Our last few days in London were primarily dedicated to knocking a few more items off of our to-do list. One of those has been on the list for a rather long time. Waaay back in 2009, I bought some tickets for the (long defunct) Menu For Hope blog fundraiser, and ended up winning a gourmet tour of London from a blog called Londelicious that I was going to do later in the year. Well, several things happened… First, Krista ended up moving from London back to Chicago, and several attempts for her to have someone else do the tour in her place fell through. Then, at one point I thought I might cross paths with her after she moved back to Chicago (and renamed her blog Passport Delicious)… at which point she then moved back to the UK. We basically just gave up on the idea, until last year, both her and I were both actually in London at the same time, so we managed to actually finally meet up. Since I rather like beer, she offered up a tour along the Bermondsey Beer Mile. One of the more interesting things about London’s rail network is that several segments of it were done as elevated viaducts. Due to the stone construction, that means arches. A lot of arches. Originally, they were considered undesirable rental spaces, but they are in surprisingly high demand now, and in some areas, trendy. Like in Bermonsdey, where the Viaduct coming from London Bridge Station makes for several continuous miles of arches. Part of this is now the “Bermondsey Beer Mile”, since there are more than a few breweries located in the arches, including Kernel, Brew by Numbers, Southwark Brewing Company, and Anspach and Hobday. But another part of it is the Malsby Street Market; during the week it’s basically lumber storage, but on the weekends it becomes a hopping food market. Anchoring all of this is one actual permanent restaurant: 40 Maltby, where we stopped for snacks.
Those that have been reading the blog for a while know that every year I participate in the annual Menu For Hope fundraiser (and last year I even sponsored a prize). I’ve traditionally had very good luck winning prizes (including a walking food tour of London in 2008). This year was no exception, with my winnings include a “Chelsea Chocolate Ecstasy Tour” from ChocolateEcstasyTours.com. So Carol and I invited my brother and sister-in-law along for a 3 hour walking tour of high-end chocolate stores in and near the Chelsea neighborhood (I’ll try to carefully avoid defining the borders of London neighborhoods, that’s always a mild issue of confusion and dispute).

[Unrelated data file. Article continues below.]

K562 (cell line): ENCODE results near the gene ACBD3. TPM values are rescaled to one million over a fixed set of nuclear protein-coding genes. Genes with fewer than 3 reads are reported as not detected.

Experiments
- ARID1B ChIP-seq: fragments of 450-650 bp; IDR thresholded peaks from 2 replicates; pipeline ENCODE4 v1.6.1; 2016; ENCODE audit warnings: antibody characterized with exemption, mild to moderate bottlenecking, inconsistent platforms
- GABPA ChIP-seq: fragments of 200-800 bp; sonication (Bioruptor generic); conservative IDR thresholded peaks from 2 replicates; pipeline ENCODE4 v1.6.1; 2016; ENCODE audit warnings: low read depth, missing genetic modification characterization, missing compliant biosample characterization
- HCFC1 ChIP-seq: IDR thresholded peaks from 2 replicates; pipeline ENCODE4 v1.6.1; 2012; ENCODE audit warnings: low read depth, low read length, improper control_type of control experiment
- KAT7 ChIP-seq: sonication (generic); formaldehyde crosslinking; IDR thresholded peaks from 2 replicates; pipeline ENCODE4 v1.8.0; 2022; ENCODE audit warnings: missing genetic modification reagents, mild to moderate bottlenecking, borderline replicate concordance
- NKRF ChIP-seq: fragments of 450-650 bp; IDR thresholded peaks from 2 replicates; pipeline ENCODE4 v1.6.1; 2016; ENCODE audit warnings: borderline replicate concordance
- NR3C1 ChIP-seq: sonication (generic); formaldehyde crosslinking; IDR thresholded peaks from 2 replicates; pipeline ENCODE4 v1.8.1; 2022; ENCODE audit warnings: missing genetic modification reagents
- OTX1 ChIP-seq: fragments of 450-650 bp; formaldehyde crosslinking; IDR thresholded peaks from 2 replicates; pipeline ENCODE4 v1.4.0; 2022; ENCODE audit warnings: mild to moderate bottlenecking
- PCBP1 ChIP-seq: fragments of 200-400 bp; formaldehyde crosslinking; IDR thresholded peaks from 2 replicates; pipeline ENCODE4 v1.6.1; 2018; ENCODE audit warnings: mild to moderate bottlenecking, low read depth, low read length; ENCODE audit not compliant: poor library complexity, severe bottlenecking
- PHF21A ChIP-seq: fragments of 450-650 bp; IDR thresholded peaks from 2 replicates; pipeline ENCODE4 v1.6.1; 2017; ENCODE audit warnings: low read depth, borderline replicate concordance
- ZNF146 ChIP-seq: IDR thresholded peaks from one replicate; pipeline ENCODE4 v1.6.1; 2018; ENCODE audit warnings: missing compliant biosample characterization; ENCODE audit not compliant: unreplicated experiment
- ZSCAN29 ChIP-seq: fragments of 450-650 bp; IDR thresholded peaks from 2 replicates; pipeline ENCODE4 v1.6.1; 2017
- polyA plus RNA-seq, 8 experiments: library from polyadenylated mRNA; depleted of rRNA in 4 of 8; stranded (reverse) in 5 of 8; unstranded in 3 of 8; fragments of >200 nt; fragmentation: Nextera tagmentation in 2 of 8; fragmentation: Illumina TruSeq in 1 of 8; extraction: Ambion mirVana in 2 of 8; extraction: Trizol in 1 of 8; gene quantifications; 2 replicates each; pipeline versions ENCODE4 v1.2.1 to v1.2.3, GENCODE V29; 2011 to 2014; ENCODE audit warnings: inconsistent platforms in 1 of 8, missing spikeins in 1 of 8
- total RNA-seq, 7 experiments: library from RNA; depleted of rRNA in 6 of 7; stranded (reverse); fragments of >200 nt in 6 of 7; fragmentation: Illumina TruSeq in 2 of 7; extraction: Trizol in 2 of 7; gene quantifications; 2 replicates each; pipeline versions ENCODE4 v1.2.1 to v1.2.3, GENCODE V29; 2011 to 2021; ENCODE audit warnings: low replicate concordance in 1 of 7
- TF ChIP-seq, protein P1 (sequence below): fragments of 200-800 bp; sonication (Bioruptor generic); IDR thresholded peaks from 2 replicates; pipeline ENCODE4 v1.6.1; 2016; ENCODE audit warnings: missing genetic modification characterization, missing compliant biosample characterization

Anyone knows me knows that I love pizza. I’ll further admit that I’m a pizza snob. Growing up, I was taught by my Connecticut-raised father that there is One True Pizza, and that’s the pizza (err, Apizza) from Frank Pepe Pizzeria Napolitana in New Haven, CT, with begrudging acceptance of a choice few other places on the planet (most of them near New Haven, like Sally’s, and The Modern). Over the years, I’ve learned that there are a lot of other good pizza places hiding out there, turning out pizzas whose crust, sauce, or cheese (mostly the crust) are head-and-shoulders above the rest. Pizzeria Bianco in Phoenix. Pizzeria Delfina in San Francisco. American Flatbread in Waitsfield, VT. Grimaldi’s in Brooklyn. Patsy’s in Harlem. Lombardi’s in New York City. The last two of these show that if there’s a home to pizza in America that’s not New Haven, it’s New York.
It’s time to talk about the other great joy of going to Yuma. No, I’m not talking about the green chile burgers at the Yuma Proving Ground bowling alley (although they do make a pretty good burger). I’m talking about the variety of taco stands that can be found all over Yuma. Around 5-6 pm every day, all sorts of sleepy little stands all over town (but centralized on West 8th, aka Calle Ocho) fire up their grills and start mixing up fresh jamaicas and horchata. Yes, to me, that is the real Yuma culinary experience, eating tacos from all manner of little trucks, stands, and tents located on vacant lots and parking lots.